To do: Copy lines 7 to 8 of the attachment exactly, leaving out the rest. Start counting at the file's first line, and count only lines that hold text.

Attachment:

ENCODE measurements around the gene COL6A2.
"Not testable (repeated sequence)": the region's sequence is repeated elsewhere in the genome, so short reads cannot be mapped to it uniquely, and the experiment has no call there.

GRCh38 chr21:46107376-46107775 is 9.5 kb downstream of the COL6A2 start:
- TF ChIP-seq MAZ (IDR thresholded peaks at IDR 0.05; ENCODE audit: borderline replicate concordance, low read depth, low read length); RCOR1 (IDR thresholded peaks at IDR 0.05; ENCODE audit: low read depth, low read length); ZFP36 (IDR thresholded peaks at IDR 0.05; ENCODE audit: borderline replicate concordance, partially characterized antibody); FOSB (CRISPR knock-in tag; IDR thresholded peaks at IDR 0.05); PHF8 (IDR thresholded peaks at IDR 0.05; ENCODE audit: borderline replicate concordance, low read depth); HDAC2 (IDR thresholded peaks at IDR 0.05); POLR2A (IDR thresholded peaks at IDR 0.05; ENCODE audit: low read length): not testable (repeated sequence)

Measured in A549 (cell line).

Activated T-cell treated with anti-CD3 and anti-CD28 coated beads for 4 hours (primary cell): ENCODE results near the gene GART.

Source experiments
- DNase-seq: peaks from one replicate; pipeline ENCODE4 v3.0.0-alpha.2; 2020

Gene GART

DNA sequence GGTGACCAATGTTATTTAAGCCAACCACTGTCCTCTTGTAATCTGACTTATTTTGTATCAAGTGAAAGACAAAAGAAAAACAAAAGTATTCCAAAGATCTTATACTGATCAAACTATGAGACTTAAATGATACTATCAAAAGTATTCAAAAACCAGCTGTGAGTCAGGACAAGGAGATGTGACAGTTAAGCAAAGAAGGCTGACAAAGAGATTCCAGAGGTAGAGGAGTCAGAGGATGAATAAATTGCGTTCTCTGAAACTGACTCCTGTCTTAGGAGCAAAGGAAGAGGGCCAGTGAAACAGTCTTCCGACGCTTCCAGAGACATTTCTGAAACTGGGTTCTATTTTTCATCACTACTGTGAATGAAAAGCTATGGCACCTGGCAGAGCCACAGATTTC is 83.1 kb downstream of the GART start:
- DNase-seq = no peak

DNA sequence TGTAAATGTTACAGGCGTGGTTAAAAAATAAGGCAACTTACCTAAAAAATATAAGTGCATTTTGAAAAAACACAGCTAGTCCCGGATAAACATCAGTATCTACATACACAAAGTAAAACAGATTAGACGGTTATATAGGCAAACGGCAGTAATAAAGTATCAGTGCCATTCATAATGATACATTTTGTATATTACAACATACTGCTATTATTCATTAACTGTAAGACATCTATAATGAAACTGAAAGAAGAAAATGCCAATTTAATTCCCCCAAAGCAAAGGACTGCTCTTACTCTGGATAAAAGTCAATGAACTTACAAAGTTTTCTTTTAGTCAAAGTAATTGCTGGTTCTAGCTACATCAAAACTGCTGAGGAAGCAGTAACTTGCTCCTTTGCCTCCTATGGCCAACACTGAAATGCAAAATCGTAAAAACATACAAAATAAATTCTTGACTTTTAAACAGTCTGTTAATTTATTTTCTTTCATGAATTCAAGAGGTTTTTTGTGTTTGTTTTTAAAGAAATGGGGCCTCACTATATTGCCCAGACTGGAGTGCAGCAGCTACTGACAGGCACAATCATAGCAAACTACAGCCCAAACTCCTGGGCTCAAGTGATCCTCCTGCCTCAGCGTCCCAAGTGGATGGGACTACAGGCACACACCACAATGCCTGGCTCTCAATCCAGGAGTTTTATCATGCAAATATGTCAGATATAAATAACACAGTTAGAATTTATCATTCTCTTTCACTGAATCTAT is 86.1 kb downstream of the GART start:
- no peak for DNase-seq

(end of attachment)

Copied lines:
Source experiments
- DNase-seq: peaks from one replicate; pipeline ENCODE4 v3.0.0-alpha.2; 2020